(Rapaport…October 26, 2004) Global Witness and Partnership Africa Canada said Monday in a joint release that diamond controls in many countries are flawed and that miners in some African countries need to be paid more than a dollar a day.
The two non-governmental organizations (NGO) said these were the findings of two reports, “The Key to Kimberley: Internal Diamond Controls” and “Rich Man, Poor Man – Development Diamonds and Poverty Diamonds”.
The first report examines the implementation of new controls in Belgium, Britain, the United States, Canada, Angola, Ghana and the Democratic Republic of the Congo. It recognizes the “strengths of the Belgian system if implemented fully”, and criticizes US, British and Canadian regulations for weak or non-existent government audits of diamond companies.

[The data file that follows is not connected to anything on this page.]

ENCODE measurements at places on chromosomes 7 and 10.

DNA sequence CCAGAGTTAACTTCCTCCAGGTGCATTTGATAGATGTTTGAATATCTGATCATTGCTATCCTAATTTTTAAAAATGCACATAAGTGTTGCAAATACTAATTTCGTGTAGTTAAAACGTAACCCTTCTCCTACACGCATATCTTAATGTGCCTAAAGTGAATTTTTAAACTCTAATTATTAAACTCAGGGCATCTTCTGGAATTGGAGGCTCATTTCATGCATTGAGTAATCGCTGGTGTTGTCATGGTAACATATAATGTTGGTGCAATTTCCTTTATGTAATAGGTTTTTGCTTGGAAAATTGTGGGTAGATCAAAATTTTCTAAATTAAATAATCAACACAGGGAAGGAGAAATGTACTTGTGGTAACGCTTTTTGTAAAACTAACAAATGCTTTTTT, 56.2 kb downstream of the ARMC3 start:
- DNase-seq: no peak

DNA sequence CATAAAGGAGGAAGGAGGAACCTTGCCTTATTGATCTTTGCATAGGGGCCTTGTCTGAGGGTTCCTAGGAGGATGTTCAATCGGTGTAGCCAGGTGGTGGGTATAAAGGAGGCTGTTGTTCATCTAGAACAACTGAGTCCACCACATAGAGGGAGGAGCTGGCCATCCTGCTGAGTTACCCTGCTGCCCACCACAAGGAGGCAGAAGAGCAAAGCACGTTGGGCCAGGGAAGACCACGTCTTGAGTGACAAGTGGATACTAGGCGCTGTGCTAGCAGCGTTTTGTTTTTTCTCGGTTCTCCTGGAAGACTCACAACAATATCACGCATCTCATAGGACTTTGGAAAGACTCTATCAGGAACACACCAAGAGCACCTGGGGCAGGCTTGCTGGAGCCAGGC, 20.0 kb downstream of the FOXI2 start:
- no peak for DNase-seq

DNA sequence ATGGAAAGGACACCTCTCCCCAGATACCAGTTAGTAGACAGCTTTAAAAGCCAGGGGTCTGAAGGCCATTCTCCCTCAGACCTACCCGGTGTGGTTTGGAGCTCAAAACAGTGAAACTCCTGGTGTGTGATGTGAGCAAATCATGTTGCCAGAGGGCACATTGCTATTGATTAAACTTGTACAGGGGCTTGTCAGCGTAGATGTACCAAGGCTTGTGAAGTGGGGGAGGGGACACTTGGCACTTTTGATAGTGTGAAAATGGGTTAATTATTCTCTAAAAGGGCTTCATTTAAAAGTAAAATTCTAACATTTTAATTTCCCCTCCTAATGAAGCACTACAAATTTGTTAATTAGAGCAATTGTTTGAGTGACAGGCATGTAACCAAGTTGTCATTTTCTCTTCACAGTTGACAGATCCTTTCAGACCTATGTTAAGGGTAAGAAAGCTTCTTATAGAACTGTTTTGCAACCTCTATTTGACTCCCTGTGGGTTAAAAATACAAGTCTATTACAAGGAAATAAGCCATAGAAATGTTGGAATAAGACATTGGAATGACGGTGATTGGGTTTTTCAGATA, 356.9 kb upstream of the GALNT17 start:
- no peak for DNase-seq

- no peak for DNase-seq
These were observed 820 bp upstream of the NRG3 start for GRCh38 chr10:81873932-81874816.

The report is much more critical of controls in the Congo and Angola, saying tougher supervision is needed if illicit diamonds are to be excluded from the legitimate diamond trade.
“Governmental controls at the point of export in these countries are in place, but there are almost no controls one or two transactions back into the system,” Corinna Gilfillan of Global Witness said.
The second report focuses on diamond fields in Sierra Leone, Angola and the Congo, where alluvial diamonds represent the primary source of income for more than a million freelance miners and their families. On average, these miners earn a dollar a day in unhealthy and dangerous working conditions, while cheating, theft and smuggling are rampant.
“Until Africa’s diamond diggers earn a fair wage, diamonds will always be a destabilizing factor in these countries,” said Ian Smillie from Partnership Africa Canada.